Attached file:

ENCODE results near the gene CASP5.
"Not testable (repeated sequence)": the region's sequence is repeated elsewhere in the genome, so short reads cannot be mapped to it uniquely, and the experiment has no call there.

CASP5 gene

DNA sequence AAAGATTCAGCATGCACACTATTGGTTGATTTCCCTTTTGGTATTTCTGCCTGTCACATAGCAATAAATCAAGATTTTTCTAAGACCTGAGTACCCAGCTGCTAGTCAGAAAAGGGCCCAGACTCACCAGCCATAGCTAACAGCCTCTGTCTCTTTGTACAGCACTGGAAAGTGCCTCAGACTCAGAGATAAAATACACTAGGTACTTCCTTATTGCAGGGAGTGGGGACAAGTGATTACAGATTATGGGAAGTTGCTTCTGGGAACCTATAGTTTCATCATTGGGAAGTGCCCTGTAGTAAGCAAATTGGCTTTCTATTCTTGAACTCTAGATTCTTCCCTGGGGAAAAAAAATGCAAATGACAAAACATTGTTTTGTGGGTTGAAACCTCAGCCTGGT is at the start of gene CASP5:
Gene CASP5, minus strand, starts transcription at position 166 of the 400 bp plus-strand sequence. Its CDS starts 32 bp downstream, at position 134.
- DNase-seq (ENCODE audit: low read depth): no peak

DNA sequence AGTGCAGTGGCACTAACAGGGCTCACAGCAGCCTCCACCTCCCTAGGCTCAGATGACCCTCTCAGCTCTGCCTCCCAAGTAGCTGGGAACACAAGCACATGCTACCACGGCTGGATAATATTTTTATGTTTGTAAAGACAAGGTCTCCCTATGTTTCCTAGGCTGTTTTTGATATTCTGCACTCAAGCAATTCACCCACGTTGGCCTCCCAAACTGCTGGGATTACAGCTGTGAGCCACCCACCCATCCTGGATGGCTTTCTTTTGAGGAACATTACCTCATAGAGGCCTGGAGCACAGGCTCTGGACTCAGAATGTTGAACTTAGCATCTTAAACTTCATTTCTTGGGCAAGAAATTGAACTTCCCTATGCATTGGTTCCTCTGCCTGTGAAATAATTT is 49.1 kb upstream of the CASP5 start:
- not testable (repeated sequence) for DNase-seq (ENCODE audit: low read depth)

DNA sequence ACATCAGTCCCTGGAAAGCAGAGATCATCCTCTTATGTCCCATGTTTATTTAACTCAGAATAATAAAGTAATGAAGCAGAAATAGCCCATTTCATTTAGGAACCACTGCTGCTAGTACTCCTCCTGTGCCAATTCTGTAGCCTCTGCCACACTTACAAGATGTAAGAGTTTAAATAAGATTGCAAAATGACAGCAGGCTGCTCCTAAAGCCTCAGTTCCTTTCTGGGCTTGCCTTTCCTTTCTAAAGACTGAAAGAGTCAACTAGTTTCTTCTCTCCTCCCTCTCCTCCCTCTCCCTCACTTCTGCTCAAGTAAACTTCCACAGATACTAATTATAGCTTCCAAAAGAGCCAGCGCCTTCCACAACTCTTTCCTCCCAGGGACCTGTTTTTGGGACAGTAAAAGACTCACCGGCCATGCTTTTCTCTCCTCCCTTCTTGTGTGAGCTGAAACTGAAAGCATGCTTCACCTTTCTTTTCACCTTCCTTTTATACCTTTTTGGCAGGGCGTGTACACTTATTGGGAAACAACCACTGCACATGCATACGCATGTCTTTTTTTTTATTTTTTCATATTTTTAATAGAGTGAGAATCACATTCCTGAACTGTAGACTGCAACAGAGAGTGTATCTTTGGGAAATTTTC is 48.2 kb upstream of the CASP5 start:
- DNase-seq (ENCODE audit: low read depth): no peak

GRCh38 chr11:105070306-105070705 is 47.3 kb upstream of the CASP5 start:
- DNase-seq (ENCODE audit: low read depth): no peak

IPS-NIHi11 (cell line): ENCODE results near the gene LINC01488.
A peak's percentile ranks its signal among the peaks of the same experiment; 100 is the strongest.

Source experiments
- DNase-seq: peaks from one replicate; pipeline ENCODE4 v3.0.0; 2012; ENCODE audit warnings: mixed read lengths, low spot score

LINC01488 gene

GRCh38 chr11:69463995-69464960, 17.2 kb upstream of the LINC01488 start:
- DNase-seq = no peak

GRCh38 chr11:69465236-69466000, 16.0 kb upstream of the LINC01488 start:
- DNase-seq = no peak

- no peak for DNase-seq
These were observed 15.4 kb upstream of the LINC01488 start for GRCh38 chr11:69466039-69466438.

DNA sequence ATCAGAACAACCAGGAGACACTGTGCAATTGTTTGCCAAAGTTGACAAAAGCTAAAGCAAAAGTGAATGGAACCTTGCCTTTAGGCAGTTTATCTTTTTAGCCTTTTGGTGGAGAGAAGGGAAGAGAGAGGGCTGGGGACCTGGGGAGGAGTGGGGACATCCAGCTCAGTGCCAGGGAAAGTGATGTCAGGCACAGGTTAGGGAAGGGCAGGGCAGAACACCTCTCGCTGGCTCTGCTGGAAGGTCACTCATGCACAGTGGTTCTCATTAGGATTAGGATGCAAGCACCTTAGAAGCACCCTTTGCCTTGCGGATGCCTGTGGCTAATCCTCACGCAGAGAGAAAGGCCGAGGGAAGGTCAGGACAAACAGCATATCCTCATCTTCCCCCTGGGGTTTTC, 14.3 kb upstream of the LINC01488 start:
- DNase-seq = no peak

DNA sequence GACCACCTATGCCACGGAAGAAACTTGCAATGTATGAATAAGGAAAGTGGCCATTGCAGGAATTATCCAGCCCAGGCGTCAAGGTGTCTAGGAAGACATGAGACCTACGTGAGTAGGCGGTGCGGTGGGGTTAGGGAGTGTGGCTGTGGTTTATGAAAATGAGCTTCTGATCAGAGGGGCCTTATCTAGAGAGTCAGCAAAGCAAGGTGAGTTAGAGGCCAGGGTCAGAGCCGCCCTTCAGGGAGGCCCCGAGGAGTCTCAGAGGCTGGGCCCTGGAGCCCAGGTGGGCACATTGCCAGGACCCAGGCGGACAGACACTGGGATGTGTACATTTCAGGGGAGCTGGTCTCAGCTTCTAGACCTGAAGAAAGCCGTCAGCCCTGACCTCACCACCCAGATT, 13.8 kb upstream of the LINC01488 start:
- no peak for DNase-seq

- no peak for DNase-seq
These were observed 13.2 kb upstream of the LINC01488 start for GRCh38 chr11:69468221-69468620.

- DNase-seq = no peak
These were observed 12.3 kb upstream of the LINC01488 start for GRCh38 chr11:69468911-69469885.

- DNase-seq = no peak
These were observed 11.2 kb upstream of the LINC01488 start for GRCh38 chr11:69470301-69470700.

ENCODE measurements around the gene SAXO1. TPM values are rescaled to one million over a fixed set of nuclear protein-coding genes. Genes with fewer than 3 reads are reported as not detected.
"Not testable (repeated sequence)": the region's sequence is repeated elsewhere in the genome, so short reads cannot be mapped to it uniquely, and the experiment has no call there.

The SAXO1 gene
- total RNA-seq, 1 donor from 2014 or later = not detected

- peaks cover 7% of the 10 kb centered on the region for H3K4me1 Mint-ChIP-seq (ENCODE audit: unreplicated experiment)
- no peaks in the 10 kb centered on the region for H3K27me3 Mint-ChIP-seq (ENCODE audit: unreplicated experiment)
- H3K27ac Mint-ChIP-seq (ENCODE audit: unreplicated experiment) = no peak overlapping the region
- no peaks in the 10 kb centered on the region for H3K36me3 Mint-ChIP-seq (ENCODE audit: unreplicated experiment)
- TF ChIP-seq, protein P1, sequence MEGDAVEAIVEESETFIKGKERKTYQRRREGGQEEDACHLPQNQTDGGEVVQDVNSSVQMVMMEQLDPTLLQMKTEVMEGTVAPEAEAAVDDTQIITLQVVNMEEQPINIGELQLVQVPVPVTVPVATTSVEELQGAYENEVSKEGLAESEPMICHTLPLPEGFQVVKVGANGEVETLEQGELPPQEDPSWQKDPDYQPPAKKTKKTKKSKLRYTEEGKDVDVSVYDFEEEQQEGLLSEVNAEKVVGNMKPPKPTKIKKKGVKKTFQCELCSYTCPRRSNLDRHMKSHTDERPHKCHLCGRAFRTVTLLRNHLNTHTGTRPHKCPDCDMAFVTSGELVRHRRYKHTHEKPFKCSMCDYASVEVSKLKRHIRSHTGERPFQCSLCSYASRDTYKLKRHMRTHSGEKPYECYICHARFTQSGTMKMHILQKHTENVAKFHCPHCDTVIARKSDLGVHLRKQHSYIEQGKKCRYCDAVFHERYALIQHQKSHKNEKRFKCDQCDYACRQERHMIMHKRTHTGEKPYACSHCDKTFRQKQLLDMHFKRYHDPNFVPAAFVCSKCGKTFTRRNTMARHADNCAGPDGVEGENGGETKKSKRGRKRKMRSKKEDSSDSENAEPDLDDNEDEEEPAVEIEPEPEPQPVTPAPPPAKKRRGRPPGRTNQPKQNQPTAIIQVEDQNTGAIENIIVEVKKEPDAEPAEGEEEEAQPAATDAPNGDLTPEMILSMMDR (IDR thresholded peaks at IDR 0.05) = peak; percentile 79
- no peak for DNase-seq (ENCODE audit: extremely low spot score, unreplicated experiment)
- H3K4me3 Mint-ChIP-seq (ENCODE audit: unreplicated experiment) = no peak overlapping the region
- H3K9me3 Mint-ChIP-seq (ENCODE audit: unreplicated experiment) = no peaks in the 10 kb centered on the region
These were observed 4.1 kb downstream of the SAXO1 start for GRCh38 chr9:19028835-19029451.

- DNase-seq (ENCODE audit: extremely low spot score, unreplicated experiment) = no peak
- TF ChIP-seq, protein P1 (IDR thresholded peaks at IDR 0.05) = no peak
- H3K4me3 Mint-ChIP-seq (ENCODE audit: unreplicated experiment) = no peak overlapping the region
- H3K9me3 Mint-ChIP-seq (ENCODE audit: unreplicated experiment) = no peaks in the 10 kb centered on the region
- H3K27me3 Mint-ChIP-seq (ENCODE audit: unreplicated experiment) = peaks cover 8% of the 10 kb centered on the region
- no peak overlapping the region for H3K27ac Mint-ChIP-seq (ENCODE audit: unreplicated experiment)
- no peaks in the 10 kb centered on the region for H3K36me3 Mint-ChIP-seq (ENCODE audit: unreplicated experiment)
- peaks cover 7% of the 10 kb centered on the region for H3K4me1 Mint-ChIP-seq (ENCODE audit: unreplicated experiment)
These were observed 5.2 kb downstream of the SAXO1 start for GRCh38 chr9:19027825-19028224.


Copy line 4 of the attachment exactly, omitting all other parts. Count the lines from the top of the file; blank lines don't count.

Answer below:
DNA sequence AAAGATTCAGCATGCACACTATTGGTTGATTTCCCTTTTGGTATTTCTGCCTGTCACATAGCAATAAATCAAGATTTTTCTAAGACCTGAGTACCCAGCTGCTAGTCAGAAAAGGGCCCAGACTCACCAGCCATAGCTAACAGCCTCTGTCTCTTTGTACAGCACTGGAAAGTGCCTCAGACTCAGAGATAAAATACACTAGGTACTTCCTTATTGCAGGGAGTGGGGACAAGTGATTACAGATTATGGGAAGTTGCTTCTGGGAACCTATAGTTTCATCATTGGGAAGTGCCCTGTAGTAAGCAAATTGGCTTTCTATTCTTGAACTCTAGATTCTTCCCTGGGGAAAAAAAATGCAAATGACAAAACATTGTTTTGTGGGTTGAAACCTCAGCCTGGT is at the start of gene CASP5: